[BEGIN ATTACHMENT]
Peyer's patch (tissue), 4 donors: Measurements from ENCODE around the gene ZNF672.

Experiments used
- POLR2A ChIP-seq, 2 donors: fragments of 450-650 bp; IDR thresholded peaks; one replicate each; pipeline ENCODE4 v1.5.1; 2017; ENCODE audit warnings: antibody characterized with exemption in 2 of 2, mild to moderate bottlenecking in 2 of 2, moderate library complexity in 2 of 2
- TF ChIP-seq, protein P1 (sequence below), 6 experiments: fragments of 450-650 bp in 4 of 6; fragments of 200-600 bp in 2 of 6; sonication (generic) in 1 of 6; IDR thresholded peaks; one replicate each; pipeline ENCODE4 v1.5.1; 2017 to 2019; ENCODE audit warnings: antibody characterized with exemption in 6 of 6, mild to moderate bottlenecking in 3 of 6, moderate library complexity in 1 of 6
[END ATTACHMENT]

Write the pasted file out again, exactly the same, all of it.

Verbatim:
Peyer's patch (tissue), 4 donors: Measurements from ENCODE around the gene ZNF672.

Experiments used
- POLR2A ChIP-seq, 2 donors: fragments of 450-650 bp; IDR thresholded peaks; one replicate each; pipeline ENCODE4 v1.5.1; 2017; ENCODE audit warnings: antibody characterized with exemption in 2 of 2, mild to moderate bottlenecking in 2 of 2, moderate library complexity in 2 of 2
- TF ChIP-seq, protein P1 (sequence below), 6 experiments: fragments of 450-650 bp in 4 of 6; fragments of 200-600 bp in 2 of 6; sonication (generic) in 1 of 6; IDR thresholded peaks; one replicate each; pipeline ENCODE4 v1.5.1; 2017 to 2019; ENCODE audit warnings: antibody characterized with exemption in 6 of 6, mild to moderate bottlenecking in 3 of 6, moderate library complexity in 1 of 6